Friday, January 23, 2009

Keys In Their Place(s)

This is something very small, but I feel like I should have known it by now. On German and English keyboards, the "Z" and "Y" keys are in the opposite places.



I knew there were extra characters for accented vowels -- but I'd never noticed the Y and Z. Makes perfect sense, though -- Z is a much more common character in German than English, while Y is much less so.

(By the way, isn't that Torpedo handsome? The one below is my favorite. Via.)

Friday, January 16, 2009

What I'm Thinking About

Cornelia Vismann, from Files:

Those who work with records are familiar with the problem: files pile up on desks, accumulate in offices, and fill attics and basements. Though registered, their order collapses time and again; though collected, quashed, dispatched, sold, shredded, or destroyed in some other way, they keep mushrooming. Their incessant proliferation seems a natural phenomenon. Masses of paper arise and merge into mountains that join together to form entire mountain ranges. Floods of paper empty into oceans: ravines flanked by shelves cut through impassable terrain. Those brave enough to traverse this paperscape measure the amount of files in meters, kilograms, or basket loads. As a rule, however, it is impossible to count the number of files, for unlike books, files are not discrete or enumerable units. They can appear in all shapes and forms: as loose pages, lying in little boxes, wrapped in packing paper, or enclosed in capsules; they may present themselves as bundles tied with a string or assume the shape of vertical folders ready to enfold anything that can fit between two paper covers. Reference may be to a single file, a procedure covering several files, or the entire content of an archive. Files are the variabIes in thc universe of writing and the law.

Took A Long Time to Come

The Zombies, "This Will Be Our Year"

Saturday, January 03, 2009

The Renaissance: It's New To You!

A few new blogs in my RSS on the early modern period, esp. history of the book: Mercurius Politicus and Wynken de Worde. WdW won the Cliopatria Award for Best New History Blog -- I think I found MP through WdW. Anyways, already some of my favorite book/academic blogs to read, well worth checking out.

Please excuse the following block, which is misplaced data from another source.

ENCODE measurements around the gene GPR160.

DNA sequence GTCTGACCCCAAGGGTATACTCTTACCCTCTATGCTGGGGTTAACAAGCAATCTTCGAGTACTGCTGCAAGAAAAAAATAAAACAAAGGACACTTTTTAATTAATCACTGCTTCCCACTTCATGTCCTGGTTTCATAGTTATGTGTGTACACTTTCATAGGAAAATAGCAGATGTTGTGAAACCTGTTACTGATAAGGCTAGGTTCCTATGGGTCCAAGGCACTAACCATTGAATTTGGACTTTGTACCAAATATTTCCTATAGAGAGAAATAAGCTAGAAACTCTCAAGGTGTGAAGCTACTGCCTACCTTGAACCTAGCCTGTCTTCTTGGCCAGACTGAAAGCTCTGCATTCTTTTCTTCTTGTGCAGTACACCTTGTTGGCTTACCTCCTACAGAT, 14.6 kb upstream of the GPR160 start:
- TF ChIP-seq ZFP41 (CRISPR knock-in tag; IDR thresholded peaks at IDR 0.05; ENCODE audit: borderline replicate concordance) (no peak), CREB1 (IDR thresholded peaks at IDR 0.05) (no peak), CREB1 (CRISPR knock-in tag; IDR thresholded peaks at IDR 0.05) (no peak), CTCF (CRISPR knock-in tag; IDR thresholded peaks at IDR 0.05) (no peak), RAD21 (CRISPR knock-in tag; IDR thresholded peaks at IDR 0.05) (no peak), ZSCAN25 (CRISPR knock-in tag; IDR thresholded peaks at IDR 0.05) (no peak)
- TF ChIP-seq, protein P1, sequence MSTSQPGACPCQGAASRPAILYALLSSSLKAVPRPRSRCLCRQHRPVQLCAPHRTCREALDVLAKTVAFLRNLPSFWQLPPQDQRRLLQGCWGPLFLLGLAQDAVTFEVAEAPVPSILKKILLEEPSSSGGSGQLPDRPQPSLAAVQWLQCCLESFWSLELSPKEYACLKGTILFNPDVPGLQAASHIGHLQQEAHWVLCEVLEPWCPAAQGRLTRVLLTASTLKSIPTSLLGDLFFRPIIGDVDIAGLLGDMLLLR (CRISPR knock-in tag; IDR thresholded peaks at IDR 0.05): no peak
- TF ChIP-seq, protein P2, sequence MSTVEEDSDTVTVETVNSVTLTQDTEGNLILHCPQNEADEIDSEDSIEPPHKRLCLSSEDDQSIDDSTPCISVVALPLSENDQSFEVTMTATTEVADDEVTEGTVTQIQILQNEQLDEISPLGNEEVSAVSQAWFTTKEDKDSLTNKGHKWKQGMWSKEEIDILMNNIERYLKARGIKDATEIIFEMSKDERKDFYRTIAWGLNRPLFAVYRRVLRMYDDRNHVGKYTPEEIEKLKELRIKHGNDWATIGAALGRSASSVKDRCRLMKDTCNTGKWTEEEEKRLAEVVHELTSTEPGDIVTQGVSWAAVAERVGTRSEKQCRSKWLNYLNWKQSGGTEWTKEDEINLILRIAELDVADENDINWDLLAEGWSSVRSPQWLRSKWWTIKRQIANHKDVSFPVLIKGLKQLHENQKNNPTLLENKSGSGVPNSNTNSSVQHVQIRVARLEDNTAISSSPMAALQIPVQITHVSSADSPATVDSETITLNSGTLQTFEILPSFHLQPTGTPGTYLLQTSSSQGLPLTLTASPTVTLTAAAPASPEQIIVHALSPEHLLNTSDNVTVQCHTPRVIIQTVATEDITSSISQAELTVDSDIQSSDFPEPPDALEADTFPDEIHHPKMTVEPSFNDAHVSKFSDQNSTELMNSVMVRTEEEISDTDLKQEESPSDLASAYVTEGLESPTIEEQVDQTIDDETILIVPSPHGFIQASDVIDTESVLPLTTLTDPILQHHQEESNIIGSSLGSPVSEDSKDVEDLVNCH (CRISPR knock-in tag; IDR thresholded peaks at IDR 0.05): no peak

Friday, January 02, 2009

The Sighing Motorway



-- The Clientele, "Reflections After Jane"

News In Language

It's becoming clear that the continuing raison d'etre of Short Schrift is as a repository for posts that are too nerdy for Snarkmarket -- which is to say, very nerdy indeed.

So! Here is the latest in the world of language, ranging from least to most nerdy.

  1. Lexical Gap. Paul Krugman's looking for a word to describe Alberto Gonzales's self-pity: "I consider myself a casualty, one of the many casualties of the war on terror." Krugman's definition-in-search-of-a-concept: a "person who considers his mild discomfort the equivalent of torture, crippling injury, or death for other people." Bonus nerd points: I spent a half an hour combing the OED in search of such a word. No dice. (Besides "self-pity.")
  2. Slate actually has a really good article about different takes on spell-check technology, contrasting Word's highly prescriptive (and in-principle highly limiting) to Google's highly descriptive (and in-principle highly permissive) approaches. I actually think that Google's algorithm-driven model could actually be tweaked to be more vigilant than Word, especially by finding and flagging common errors in phrases where homophonic misspelling is rampant. But would normalizing spelling at the level of the phrase just reinforce clich├ęs? I think about this stuff a lot.
  3. The International League of Antiquarian Booksellers has the great reference work ABC for Book Collectors available as a PDF, free to download for noncommercial use. What's great about the ABC is that it's actually fun to thumb through, especially if you like the dry reductive wit of a relatively disillusioned Cambridge scholar and book lover. (Rachel, I'm looking at you.)